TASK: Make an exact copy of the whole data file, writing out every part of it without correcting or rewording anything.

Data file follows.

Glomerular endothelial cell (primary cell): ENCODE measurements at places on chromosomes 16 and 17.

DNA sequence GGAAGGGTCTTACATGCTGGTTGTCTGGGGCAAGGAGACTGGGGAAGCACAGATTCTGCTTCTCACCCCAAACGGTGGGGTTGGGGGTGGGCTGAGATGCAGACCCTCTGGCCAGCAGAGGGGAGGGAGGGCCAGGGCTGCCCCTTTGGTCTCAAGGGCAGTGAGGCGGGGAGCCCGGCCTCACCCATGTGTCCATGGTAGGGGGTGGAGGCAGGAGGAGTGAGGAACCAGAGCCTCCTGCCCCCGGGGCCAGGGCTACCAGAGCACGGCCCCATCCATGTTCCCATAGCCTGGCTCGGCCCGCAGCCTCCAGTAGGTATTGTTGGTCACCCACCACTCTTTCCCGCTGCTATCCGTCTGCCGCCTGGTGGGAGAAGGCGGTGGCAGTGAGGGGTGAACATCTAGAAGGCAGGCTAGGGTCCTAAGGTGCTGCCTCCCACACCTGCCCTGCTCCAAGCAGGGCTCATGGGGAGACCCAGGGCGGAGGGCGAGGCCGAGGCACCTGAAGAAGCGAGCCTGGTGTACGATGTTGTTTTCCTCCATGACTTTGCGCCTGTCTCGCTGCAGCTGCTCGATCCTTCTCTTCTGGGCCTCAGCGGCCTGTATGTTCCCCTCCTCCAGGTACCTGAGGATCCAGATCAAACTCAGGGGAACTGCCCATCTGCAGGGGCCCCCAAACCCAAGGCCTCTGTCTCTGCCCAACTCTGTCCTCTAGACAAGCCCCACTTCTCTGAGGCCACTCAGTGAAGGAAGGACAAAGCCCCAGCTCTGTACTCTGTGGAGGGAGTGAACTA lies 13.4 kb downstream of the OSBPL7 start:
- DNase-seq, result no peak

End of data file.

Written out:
Glomerular endothelial cell (primary cell): ENCODE measurements at places on chromosomes 16 and 17.

DNA sequence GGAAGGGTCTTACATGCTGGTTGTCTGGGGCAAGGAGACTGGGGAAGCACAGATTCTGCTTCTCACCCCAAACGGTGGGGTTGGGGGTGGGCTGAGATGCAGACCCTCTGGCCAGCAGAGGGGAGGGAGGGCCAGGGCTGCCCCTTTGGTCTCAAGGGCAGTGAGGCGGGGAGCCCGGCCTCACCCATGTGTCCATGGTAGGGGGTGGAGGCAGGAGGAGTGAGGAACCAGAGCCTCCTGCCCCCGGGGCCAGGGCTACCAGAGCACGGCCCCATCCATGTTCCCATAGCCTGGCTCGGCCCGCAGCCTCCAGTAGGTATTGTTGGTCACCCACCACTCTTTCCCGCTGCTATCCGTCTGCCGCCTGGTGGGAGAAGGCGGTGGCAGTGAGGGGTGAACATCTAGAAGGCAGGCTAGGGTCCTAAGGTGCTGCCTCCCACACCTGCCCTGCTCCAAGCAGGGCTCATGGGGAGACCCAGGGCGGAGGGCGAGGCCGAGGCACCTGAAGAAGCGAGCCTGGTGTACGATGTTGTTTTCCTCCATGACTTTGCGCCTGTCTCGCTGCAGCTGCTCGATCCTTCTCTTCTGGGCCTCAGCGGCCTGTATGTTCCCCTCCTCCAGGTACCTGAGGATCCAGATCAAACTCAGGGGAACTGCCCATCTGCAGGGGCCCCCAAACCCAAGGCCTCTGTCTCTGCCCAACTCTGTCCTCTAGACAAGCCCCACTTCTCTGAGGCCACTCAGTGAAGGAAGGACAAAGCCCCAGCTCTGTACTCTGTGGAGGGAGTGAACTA lies 13.4 kb downstream of the OSBPL7 start:
- DNase-seq, result no peak